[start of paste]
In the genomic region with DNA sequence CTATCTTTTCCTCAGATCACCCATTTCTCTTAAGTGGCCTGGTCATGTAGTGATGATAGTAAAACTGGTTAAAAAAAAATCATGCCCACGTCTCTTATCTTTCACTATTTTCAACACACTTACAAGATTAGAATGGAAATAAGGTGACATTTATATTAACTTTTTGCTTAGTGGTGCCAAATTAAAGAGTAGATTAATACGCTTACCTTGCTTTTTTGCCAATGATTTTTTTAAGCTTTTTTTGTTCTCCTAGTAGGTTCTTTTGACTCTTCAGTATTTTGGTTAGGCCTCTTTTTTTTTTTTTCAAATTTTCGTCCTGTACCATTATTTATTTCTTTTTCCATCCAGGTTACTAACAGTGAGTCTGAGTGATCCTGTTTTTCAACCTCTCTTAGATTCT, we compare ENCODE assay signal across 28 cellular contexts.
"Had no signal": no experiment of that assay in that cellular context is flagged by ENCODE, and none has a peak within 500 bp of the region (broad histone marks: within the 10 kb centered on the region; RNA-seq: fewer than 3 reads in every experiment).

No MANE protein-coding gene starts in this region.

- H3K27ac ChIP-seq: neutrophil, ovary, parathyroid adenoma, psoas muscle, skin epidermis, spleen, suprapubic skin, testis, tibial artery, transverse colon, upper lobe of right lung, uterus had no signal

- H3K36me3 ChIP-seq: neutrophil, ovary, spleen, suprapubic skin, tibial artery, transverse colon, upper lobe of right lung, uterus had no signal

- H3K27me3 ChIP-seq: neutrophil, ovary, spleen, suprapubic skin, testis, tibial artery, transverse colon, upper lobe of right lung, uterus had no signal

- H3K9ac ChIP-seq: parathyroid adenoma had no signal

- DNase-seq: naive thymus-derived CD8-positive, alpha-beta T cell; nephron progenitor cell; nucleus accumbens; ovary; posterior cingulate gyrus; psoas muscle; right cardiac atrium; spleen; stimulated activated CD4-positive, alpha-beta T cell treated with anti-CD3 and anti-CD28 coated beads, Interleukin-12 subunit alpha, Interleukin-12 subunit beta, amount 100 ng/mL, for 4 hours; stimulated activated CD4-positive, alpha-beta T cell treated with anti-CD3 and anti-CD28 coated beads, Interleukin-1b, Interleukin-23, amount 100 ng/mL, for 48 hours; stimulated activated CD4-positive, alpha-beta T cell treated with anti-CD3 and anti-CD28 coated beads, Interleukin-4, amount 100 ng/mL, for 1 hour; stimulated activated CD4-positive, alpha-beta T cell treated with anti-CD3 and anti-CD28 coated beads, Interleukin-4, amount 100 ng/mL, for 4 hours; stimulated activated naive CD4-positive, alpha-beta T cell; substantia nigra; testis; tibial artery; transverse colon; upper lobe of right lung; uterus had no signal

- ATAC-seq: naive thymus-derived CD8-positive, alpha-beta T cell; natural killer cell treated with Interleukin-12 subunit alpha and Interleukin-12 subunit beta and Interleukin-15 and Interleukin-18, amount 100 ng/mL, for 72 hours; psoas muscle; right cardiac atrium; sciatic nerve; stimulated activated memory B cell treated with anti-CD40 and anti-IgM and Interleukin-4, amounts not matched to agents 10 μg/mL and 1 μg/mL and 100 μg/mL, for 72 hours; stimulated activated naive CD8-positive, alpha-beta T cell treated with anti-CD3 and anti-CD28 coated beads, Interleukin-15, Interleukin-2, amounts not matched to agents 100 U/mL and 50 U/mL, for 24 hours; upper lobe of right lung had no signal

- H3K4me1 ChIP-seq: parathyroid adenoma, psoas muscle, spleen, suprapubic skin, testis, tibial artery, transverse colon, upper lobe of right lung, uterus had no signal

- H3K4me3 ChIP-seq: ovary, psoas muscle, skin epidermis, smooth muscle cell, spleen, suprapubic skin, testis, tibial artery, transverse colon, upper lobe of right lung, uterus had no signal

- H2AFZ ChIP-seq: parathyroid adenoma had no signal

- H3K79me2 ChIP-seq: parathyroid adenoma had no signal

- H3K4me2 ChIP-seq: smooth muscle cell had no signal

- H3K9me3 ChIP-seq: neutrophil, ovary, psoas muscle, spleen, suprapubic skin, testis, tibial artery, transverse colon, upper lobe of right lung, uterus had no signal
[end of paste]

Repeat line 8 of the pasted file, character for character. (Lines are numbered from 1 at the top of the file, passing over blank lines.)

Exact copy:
- DNase-seq: naive thymus-derived CD8-positive, alpha-beta T cell; nephron progenitor cell; nucleus accumbens; ovary; posterior cingulate gyrus; psoas muscle; right cardiac atrium; spleen; stimulated activated CD4-positive, alpha-beta T cell treated with anti-CD3 and anti-CD28 coated beads, Interleukin-12 subunit alpha, Interleukin-12 subunit beta, amount 100 ng/mL, for 4 hours; stimulated activated CD4-positive, alpha-beta T cell treated with anti-CD3 and anti-CD28 coated beads, Interleukin-1b, Interleukin-23, amount 100 ng/mL, for 48 hours; stimulated activated CD4-positive, alpha-beta T cell treated with anti-CD3 and anti-CD28 coated beads, Interleukin-4, amount 100 ng/mL, for 1 hour; stimulated activated CD4-positive, alpha-beta T cell treated with anti-CD3 and anti-CD28 coated beads, Interleukin-4, amount 100 ng/mL, for 4 hours; stimulated activated naive CD4-positive, alpha-beta T cell; substantia nigra; testis; tibial artery; transverse colon; upper lobe of right lung; uterus had no signal